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The 100 best metal songs of the 90s

30. Ministry – Jesus Built My Hotrod (Psalm 69: The Way To Succeed And The Way to Suck Eggs, 1992)

A surprise hit for Ministry back in 1991, the popularity of which has rightly endured, this track is a defiant, breakneck industrial punk metal stomper, which relishes in ostentatious, devil-may-care anarchy and features Butthole Surfers frontman Gibby Haynes on vocals.

29. Guns N’ Roses – You Could Be Mine (Use Your Illusion II, 1991)

Written at the same time as Appetite For Destruction, You Could Be Mine could have easily fitted on Guns N' Roses' debut album, but instead surfaced as the theme to Terminator 2. It's a furious, typically incendiary slice of GN'R sleaze based around one of Slash's greasier riffs, and "With your bitch slap rappin' and your cocaine tongue you get nothin' done" is one of Axl's finest lines.

28. At The Gates – Slaughter Of The Soul (Slaughter Of The Soul, 1995)

Go! yelled Tomas Lindberg, kicking off a song and a sound that changed everything. As the title track from the Swede’s seminal record, it helped lay the blueprint for melodic death metal, and basically everything else you love.

27. Pearl Jam – Alive (Ten, 1991)

Pearl Jam announced themselves to the world with this, their debut single in the summer of 1991. And what an introduction it was – a hugely memorable riff coupled with Eddie Vedder’s distinctive vocals thrust grunge into the spotlight… and things would never be the same again.

26. Rage Against The Machine – Bulls On Parade (Evil Empire, 1996)

BAND PICK: Briton Bond from Wage War

"To this day, I don't think I've heard a more angry song. There are a lot of bands out there that try write angry music, but I think Rage had the perfect formula for what was going on at that time. I don't think we'll see another band like this for a long time."

25. The Prodigy – Firestarter (The Fat Of The Land, 1997)

It's was the video of Keith Flint dancing like a tic-driven lunatic in an abandoned tunnel that made the band stars, but Firestarter also proved that "dance" acts were as capable of rocking as anyone, and The Prodigy turned out to be a devastating live act.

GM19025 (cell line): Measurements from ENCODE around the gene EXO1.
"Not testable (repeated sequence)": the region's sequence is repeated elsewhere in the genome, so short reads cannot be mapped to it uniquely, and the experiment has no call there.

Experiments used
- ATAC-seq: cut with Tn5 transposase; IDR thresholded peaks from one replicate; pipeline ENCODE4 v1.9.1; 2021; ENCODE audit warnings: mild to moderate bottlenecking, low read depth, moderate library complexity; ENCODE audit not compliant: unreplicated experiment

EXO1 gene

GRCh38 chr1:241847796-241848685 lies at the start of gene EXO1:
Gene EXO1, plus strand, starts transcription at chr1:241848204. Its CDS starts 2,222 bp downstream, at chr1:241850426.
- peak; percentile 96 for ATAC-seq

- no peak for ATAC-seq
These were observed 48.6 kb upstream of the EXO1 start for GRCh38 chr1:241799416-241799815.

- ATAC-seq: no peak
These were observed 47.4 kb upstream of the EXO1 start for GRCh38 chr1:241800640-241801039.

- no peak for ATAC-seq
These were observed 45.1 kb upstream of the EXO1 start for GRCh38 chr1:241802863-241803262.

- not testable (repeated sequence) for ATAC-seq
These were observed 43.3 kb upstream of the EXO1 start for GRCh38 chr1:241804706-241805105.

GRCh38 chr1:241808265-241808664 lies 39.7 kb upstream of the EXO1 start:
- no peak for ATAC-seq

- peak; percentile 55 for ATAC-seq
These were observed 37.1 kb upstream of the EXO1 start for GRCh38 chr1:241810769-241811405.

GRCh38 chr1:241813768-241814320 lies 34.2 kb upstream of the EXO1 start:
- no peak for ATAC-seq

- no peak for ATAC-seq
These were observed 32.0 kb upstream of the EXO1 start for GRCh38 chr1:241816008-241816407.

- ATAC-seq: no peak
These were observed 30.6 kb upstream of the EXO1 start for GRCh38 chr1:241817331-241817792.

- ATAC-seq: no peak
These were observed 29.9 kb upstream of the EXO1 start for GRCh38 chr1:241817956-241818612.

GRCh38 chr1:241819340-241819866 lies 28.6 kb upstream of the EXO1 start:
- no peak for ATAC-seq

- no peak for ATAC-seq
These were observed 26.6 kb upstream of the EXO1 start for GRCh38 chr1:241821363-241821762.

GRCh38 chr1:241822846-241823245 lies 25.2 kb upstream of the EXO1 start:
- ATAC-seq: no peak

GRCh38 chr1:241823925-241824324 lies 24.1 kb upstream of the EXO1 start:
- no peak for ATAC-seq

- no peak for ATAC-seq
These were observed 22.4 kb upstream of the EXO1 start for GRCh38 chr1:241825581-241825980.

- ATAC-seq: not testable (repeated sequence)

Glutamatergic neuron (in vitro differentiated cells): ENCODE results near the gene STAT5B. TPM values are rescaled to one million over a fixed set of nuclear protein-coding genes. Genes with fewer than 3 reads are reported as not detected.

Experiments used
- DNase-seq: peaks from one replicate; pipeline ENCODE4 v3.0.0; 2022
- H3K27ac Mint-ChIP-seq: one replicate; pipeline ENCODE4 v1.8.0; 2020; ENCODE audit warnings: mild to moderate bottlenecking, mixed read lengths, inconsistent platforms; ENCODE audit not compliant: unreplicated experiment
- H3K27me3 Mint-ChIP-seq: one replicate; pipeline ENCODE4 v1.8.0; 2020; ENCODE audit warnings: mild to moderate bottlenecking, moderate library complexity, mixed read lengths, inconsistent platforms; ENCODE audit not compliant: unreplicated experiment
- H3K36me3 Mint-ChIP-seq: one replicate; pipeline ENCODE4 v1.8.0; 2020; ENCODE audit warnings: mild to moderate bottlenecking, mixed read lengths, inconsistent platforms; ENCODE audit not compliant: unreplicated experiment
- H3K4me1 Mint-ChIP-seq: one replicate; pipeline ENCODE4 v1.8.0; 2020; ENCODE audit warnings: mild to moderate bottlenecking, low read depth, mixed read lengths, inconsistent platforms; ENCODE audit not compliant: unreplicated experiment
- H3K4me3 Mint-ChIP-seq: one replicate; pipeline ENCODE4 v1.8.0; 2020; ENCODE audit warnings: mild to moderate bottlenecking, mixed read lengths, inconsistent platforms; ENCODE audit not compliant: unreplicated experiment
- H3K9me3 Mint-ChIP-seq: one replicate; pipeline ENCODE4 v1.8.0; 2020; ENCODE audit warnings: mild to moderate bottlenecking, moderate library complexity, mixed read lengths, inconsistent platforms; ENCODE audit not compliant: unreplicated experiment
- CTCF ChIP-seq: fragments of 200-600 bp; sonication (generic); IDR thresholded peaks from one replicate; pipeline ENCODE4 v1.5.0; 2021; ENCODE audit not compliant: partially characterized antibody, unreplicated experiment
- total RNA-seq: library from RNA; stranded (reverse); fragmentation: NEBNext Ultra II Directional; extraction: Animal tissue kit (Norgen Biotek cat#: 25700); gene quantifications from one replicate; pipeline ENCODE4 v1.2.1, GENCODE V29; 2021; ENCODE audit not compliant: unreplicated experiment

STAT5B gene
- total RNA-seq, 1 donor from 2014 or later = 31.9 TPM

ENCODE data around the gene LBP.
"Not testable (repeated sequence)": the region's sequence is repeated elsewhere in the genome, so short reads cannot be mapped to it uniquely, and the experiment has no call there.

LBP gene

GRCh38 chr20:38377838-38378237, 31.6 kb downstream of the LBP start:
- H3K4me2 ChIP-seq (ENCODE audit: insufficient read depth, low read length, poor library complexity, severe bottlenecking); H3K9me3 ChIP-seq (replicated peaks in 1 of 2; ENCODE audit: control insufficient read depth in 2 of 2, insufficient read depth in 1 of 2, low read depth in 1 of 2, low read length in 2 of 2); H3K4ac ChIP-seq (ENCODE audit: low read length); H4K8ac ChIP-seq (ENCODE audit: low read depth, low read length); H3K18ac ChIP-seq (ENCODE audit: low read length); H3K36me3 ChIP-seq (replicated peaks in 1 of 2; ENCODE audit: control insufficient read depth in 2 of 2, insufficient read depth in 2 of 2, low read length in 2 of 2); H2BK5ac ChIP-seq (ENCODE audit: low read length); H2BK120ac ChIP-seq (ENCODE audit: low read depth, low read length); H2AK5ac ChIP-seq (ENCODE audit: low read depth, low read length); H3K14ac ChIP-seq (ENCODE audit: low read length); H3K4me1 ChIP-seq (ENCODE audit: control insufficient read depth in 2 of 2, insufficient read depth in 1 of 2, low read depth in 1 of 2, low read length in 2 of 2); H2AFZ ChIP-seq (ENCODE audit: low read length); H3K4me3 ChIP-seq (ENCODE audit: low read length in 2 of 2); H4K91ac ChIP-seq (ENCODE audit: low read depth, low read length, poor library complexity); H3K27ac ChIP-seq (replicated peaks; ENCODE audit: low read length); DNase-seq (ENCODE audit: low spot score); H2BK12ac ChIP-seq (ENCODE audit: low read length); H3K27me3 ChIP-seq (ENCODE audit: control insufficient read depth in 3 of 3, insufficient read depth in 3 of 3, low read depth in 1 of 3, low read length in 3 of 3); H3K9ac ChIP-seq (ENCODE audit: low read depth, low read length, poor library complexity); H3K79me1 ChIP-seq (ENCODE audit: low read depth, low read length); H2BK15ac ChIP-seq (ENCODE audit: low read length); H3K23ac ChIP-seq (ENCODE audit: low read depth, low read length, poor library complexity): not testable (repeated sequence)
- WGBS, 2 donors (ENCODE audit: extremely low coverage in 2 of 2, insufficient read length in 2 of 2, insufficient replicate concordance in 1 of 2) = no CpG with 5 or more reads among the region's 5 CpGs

24. Soundgarden – Jesus Christ Pose (Badmotorfinger, 1991)

While Black Hole Sun might take most of the plaudits as Soundgarden’s finest, let’s not forget this monumental slab of grunge from 1991. The fat bass backs up the chaotic guitars before frontman Chris Cornell takes the song by the scruff of the neck and lets rip in spectacular style. Utterly ferocious.

23. Rob Zombie – Dragula (Hellbilly Deluxe, 1998)

If Harley Davidsons could play guitar, this is the song they would write. An ode to the drag racer from The Munsters (because of course it is), Zombie speeds down Route 666 at 100mph, dragging your lifeless body behind him. Revving the bollocks off his engine, the headbanging chugs and metallic grinds make this a stand-out within ‘90s industrial.

22. Body Count – Cop Killer (Body Count, 1992)

"I'd like to take a pig out into the parking lot," intones Ice-T during the intro to Cop Killer, "and shoot him in the motherfuckin' face." Did we mention this was a controversial release? The music – a fairly generic brand of hardcore thrash enhanced by the occasional gunshot – didn't break any boundaries, but the band's fury was palpable and only matched by the reaction. A glorious moment.

21. Korn – Freak On A Leash (Follow The Leader, 1998)

Don’t pretend that you don’t know all the words to Jonathan Davis’ scatting. The song that cemented Korn’s legacy as a band who don’t just write angsty aural attacks but they can write anthems. And it’s probably the best example of the Bakersfield boys’ guitar/bass trade-off when it comes to writing bouncing yet uncomfortable melodies.